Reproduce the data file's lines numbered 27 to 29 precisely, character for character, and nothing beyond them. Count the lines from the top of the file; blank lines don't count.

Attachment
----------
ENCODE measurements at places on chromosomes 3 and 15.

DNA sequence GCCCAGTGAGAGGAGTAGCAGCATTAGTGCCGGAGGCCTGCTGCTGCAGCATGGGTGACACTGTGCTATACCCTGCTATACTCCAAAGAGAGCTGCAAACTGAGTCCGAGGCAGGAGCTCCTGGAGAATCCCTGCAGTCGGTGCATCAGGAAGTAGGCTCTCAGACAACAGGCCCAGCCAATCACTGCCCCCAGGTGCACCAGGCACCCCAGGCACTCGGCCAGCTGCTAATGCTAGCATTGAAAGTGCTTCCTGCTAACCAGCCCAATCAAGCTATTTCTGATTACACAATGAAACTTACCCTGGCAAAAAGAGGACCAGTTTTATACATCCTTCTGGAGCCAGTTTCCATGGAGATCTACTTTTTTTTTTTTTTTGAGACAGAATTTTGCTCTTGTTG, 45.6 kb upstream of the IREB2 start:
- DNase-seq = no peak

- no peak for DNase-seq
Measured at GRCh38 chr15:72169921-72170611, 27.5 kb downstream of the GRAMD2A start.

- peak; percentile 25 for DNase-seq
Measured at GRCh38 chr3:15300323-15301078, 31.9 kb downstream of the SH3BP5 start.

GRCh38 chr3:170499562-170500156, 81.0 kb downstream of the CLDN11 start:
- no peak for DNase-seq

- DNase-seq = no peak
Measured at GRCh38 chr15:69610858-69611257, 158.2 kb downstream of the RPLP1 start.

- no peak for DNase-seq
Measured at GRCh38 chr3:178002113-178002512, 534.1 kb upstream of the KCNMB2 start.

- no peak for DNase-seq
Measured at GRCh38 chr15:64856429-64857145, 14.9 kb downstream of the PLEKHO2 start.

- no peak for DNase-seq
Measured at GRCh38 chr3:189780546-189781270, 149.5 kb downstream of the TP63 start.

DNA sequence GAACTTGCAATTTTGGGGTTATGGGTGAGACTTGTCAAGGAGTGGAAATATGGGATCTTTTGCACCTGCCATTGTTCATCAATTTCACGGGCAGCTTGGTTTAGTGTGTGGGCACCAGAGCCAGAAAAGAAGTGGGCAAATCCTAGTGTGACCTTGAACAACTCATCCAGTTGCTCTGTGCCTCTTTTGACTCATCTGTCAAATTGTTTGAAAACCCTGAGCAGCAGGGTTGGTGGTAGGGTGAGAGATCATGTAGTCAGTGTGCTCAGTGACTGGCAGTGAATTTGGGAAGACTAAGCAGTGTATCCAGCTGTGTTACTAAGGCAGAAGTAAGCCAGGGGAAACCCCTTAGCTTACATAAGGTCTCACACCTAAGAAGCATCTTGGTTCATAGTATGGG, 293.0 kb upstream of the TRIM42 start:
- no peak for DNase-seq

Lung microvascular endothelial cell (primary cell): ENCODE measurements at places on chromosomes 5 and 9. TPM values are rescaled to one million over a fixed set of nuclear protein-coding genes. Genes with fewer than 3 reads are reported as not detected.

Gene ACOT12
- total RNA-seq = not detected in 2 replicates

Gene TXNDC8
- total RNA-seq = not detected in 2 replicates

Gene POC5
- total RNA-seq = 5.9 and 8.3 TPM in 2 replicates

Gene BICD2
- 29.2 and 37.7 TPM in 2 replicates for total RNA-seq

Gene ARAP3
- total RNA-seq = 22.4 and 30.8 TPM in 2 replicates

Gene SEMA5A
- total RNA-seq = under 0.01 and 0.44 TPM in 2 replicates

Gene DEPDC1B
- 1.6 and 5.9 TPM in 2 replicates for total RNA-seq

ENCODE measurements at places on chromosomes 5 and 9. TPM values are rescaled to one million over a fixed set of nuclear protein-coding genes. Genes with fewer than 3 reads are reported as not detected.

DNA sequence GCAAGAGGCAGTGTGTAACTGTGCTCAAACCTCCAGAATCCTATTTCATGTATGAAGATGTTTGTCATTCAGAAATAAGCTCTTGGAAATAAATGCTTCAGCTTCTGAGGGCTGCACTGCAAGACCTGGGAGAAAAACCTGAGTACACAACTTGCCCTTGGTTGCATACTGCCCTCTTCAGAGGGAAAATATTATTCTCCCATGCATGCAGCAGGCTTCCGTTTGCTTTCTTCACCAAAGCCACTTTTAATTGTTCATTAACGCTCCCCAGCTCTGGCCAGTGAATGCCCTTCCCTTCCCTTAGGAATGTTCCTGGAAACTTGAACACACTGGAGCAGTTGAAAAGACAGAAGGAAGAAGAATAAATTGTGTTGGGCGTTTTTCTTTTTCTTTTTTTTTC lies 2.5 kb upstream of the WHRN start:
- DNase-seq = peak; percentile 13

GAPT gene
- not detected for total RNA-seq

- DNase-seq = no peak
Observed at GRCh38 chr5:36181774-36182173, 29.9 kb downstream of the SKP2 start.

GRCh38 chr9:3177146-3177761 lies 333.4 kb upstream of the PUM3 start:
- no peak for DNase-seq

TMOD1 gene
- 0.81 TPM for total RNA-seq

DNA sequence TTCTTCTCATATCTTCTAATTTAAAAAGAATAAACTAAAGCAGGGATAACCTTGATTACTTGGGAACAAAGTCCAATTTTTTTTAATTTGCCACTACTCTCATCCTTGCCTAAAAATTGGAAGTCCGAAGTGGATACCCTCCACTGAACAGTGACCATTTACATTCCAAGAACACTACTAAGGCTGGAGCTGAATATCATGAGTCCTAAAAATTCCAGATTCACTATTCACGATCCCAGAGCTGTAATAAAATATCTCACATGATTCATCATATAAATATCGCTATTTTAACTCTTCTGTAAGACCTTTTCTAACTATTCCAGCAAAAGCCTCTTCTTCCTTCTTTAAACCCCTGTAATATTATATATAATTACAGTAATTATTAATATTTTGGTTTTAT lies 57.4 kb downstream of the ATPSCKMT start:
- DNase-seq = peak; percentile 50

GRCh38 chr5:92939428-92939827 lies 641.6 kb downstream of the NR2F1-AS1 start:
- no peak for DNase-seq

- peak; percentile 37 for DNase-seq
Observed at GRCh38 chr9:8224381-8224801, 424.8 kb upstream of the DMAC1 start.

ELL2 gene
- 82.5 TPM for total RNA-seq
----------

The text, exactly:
Gene BICD2
- 29.2 and 37.7 TPM in 2 replicates for total RNA-seq

Gene ARAP3